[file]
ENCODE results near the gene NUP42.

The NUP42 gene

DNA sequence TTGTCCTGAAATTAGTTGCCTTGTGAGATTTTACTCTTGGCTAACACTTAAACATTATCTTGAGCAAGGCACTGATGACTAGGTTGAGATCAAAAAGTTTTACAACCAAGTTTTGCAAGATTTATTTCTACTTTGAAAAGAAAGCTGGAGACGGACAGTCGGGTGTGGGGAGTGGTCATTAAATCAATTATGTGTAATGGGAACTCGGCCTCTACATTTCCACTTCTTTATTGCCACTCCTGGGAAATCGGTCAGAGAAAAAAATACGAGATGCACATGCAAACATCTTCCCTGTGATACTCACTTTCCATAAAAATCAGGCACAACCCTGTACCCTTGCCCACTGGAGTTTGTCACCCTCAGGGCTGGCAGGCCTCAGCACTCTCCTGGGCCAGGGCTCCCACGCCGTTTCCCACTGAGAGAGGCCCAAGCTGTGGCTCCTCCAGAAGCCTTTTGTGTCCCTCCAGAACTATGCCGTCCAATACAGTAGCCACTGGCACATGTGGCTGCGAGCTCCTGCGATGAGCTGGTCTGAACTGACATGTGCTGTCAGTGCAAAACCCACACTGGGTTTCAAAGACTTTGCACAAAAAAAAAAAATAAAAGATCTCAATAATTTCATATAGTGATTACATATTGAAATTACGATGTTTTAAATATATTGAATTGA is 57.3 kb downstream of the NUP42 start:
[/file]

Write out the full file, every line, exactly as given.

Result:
ENCODE results near the gene NUP42.

The NUP42 gene

DNA sequence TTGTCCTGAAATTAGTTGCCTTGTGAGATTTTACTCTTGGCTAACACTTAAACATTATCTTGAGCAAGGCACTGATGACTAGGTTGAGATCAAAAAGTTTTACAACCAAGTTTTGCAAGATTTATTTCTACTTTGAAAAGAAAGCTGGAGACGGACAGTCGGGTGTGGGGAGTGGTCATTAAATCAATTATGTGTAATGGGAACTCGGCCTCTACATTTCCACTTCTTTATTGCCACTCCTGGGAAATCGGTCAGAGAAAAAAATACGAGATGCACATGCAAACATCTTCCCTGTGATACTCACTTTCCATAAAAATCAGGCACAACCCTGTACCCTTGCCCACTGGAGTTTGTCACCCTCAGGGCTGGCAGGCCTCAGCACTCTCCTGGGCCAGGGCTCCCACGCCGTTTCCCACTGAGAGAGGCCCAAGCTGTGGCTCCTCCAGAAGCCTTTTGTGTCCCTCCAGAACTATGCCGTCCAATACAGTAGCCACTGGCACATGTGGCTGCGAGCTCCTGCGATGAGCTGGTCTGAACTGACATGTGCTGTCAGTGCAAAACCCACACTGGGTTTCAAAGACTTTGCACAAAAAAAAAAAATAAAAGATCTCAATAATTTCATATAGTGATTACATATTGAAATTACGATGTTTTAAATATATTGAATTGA is 57.3 kb downstream of the NUP42 start: